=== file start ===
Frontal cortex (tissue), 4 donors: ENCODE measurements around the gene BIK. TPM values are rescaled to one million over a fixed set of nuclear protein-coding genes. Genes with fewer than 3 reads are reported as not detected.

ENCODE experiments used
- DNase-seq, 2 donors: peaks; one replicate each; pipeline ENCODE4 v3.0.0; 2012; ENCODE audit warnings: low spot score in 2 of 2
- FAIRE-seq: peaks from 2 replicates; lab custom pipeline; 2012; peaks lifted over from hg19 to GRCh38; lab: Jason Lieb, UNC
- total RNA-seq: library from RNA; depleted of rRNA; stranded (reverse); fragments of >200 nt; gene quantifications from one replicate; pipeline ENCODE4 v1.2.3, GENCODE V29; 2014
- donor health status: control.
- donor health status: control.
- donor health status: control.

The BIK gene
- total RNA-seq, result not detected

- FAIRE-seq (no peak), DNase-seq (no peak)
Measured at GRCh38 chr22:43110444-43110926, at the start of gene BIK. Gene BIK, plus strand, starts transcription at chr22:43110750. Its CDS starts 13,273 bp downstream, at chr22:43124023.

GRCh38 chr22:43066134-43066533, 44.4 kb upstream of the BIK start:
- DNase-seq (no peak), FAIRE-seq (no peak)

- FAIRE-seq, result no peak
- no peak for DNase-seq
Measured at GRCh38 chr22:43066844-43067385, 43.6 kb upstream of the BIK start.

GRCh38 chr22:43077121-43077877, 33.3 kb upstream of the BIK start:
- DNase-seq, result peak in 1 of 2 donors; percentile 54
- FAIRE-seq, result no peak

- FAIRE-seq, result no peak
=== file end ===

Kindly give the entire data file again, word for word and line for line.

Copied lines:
Frontal cortex (tissue), 4 donors: ENCODE measurements around the gene BIK. TPM values are rescaled to one million over a fixed set of nuclear protein-coding genes. Genes with fewer than 3 reads are reported as not detected.

ENCODE experiments used
- DNase-seq, 2 donors: peaks; one replicate each; pipeline ENCODE4 v3.0.0; 2012; ENCODE audit warnings: low spot score in 2 of 2
- FAIRE-seq: peaks from 2 replicates; lab custom pipeline; 2012; peaks lifted over from hg19 to GRCh38; lab: Jason Lieb, UNC
- total RNA-seq: library from RNA; depleted of rRNA; stranded (reverse); fragments of >200 nt; gene quantifications from one replicate; pipeline ENCODE4 v1.2.3, GENCODE V29; 2014
- donor health status: control.
- donor health status: control.
- donor health status: control.

The BIK gene
- total RNA-seq, result not detected

- FAIRE-seq (no peak), DNase-seq (no peak)
Measured at GRCh38 chr22:43110444-43110926, at the start of gene BIK. Gene BIK, plus strand, starts transcription at chr22:43110750. Its CDS starts 13,273 bp downstream, at chr22:43124023.

GRCh38 chr22:43066134-43066533, 44.4 kb upstream of the BIK start:
- DNase-seq (no peak), FAIRE-seq (no peak)

- FAIRE-seq, result no peak
- no peak for DNase-seq
Measured at GRCh38 chr22:43066844-43067385, 43.6 kb upstream of the BIK start.

GRCh38 chr22:43077121-43077877, 33.3 kb upstream of the BIK start:
- DNase-seq, result peak in 1 of 2 donors; percentile 54
- FAIRE-seq, result no peak

- FAIRE-seq, result no peak